Having said that, Jemel was a HERO who should NOT have been killed.

    Here are the facts. You tell me if this was a justified police shooting.

    “Jemel Roberson was wearing a cap and sweatshirt that had the word “Security” on them when he was fatally shot by a Midlothian police officer while Roberson was trying to subdue a suspect early Sunday at a Robbins bar, a man who said he was working with him at the bar told the Tribune.

    Dorian Myrickes, 43, who said he was wounded during the chaotic early-morning incident at the bar, also said the Midlothian officer did warn Roberson to drop his gun but fired at him within “not even five seconds” of the warning.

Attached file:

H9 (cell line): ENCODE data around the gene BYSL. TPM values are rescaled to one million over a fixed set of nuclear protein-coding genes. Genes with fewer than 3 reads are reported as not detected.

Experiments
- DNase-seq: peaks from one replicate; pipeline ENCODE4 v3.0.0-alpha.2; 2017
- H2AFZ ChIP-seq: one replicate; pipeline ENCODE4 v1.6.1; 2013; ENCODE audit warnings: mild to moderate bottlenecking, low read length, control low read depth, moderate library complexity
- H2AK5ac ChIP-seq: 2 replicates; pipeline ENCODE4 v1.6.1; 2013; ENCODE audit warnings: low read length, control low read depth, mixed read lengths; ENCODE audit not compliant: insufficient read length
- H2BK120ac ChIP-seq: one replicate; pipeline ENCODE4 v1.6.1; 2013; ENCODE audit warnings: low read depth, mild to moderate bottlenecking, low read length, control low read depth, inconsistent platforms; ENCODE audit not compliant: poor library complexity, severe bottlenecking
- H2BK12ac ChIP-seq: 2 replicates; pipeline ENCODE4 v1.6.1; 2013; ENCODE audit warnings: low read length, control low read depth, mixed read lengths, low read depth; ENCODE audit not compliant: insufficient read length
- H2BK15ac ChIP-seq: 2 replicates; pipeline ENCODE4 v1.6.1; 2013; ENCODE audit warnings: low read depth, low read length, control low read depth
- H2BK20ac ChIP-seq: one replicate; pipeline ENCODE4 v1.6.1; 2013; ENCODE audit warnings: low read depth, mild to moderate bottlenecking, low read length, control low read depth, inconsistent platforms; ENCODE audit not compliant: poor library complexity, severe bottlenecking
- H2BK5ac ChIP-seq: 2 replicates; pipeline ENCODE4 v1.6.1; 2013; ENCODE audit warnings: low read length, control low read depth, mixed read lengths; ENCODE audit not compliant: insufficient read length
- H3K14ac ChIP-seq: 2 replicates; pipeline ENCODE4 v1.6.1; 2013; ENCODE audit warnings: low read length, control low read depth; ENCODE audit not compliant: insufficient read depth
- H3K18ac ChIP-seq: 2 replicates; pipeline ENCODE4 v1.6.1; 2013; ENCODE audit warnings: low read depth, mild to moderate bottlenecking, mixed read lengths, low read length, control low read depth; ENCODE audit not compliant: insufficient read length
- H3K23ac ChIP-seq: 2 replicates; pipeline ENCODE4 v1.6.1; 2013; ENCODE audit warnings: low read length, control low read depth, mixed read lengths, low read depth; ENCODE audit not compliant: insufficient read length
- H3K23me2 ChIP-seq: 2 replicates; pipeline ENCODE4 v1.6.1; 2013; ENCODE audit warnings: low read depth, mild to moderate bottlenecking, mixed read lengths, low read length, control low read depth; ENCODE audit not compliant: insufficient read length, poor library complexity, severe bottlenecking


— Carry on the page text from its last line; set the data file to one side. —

But Myrickes, who spoke Thursday morning from a suburban hospital bed, said another officer at the scene rebuked the Midlothian cop after Roberson’s shooting.

    “One cop … he said, ‘Man, you didn’t have to do that, you didn’t have to do that. We know these guys. We told you they’re security,’’’ said Myrickes, who said he was close to passing out from his injury when he heard that statement.”

  28. Soooooooooooooo many comments. most well said. Any man with a gun in public has had these thoughts. What if….. Well , I am trying to come up with some fast and easy ways to identify myself as a “good guy” in case I find myself in a similar situation. Yet I wonder, will a cop take the time the assess the situation correctly? I am still a fan of common sense “cool” policing displayed by sheriff Andy Taylor of the Andy Griffith show. Yes I know it was the slow south and it was TV, but there was some real truth to life in his ability to handle potentially violent situations….without a gun…but with respect, awareness of surroundings, knowledge of the “beat” and doing so with no fear. The brain is supposed to be the most important weapon the cop has with him.